Eating disorders and the internet
Beat is the UK’s leading charity supporting people who are affected by eating disorders or having difficulties with food, weight and shape. While most of those affected are young women and girls, 10 per cent of sufferers are thought to be male. 
The organisation aims to deal with eating disorders in three main ways:
- Challenging the stereotypes and stigma faced by people with eating disorders.
- Campaigning for better services and treatment.
- Providing information, support encouragement to sufferers seeking recovery.
Rebecca Field, head of communications at Beat, speaks to us about the relationship between the internet, eating disorders and body image, and talks about how parents can help.
More young people are being admitted to hospital because of eating disorders . The number has almost doubled in three years. Is this to do with the internet?
It’s difficult to be sure about the cause of this rise. It could be that more people are coming forward because there’s more awareness. The prevalence of eating disorders could be increasing. Or outpatient care could be getting worse, meaning that people aren’t getting enough treatment and so are reaching a stage where they require hospitalisation.
Do media images depicting ‘the perfect body’ contribute to the development of an eating disorder?
For women, for example, the media portrays only one body type as the ideal – the slender, thin woman with the measurements of a catwalk model. This body is unachievable for most people. It would be fantastic if the media showed a greater variety of shapes and sizes, more accurately reflecting the people we see around us day to day.
Many factors lead to the development of an eating disorder. Recently there has been evidence to suggest that eating problems have more to do with biology than we previously thought – so someone who is genetically more inclined towards an eating disorder may find that their problem is triggered by an environmental factor (like seeing certain images on a regular basis).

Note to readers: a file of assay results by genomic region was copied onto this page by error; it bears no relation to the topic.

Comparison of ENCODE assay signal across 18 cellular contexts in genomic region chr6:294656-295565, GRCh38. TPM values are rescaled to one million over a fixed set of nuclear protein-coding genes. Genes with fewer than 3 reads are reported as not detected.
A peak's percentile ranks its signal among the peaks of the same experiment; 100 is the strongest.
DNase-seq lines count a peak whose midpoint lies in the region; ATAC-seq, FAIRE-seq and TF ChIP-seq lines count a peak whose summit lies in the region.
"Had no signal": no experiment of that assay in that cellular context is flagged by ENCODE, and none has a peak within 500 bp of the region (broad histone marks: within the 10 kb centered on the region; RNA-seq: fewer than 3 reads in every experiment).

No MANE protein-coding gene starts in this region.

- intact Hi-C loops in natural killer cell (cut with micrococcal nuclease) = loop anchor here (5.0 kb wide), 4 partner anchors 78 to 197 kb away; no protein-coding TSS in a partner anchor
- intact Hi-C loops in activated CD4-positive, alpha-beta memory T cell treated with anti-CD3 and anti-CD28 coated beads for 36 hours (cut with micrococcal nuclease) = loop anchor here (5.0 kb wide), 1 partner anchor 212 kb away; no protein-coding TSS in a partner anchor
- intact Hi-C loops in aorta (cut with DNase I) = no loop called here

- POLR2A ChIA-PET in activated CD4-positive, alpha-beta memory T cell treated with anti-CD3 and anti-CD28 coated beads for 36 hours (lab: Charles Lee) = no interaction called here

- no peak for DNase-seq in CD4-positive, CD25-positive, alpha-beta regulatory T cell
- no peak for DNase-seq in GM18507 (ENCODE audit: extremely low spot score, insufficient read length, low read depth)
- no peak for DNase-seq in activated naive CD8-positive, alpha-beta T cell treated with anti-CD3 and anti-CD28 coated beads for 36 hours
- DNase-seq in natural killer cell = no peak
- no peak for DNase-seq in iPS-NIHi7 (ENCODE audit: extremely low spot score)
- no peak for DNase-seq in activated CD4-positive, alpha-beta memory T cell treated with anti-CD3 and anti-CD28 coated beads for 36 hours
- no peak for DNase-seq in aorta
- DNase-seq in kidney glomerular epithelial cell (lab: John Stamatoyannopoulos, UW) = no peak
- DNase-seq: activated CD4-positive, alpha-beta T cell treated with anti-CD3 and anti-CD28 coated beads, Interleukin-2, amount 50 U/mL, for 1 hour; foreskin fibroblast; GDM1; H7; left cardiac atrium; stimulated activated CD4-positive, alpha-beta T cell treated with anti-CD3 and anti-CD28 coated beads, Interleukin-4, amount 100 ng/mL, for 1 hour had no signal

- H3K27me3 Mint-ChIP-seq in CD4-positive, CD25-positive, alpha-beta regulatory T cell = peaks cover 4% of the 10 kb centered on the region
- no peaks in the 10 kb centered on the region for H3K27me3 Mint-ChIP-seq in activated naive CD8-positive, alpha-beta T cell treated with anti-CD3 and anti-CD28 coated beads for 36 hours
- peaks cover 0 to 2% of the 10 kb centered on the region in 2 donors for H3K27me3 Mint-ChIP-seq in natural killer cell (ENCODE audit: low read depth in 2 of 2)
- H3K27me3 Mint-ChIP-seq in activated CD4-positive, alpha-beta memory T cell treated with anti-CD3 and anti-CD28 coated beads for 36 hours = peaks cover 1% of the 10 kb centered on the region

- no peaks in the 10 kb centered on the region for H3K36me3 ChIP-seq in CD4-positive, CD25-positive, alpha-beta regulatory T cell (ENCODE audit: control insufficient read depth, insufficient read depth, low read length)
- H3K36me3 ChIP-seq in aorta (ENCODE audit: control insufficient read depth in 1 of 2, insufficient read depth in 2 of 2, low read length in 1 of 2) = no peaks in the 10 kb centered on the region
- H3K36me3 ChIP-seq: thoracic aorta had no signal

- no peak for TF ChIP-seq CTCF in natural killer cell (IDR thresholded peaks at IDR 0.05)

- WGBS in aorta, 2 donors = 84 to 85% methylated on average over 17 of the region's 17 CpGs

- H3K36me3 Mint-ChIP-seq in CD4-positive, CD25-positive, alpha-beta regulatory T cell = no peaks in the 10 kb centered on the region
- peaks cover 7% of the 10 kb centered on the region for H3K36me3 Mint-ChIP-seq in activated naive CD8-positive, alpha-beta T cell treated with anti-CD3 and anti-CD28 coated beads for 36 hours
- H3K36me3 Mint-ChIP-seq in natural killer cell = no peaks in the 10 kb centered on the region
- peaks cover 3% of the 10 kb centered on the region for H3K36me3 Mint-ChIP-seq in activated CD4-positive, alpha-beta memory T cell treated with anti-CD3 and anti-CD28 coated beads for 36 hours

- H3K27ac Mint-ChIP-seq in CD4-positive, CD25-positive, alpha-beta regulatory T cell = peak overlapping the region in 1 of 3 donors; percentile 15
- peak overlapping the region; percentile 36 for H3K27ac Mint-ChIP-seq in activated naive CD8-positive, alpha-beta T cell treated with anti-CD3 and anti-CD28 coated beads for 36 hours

There is no direct causal link between seeing images and developing an eating disorder but some of the people we speak to believe such images were a trigger. Idealised images of the perfect body can be toxic to certain people and may exacerbate an underlying problem.
Do images online have a different effect to images in print?
The problem with online images is their prevalence. In the mobile digital age they are everywhere, all the time, so they can more effectively pervade a young person’s life.
Can social media help trigger eating disorders?
Studies have found that comparing your appearance to that of others can create dissatisfaction. The image-centric nature of Facebook can encourage repeated and compulsive scrutinising of your own and others’ body shapes  and could potentially be linked to depressive symptoms. 
Research has also found that girls who spend the most time on photo-related activities on Facebook are more likely to internalise a thin ideal. They are more likely to succumb to self-objectification, to be dissatisfied with their weight and to want to become thin. There is a chicken-and-egg effect here and the researchers couldn’t determine whether girls who were already concerned about their appearance were drawn to looking at photos on Facebook, or whether it was the images that triggered their anxiety about their body image.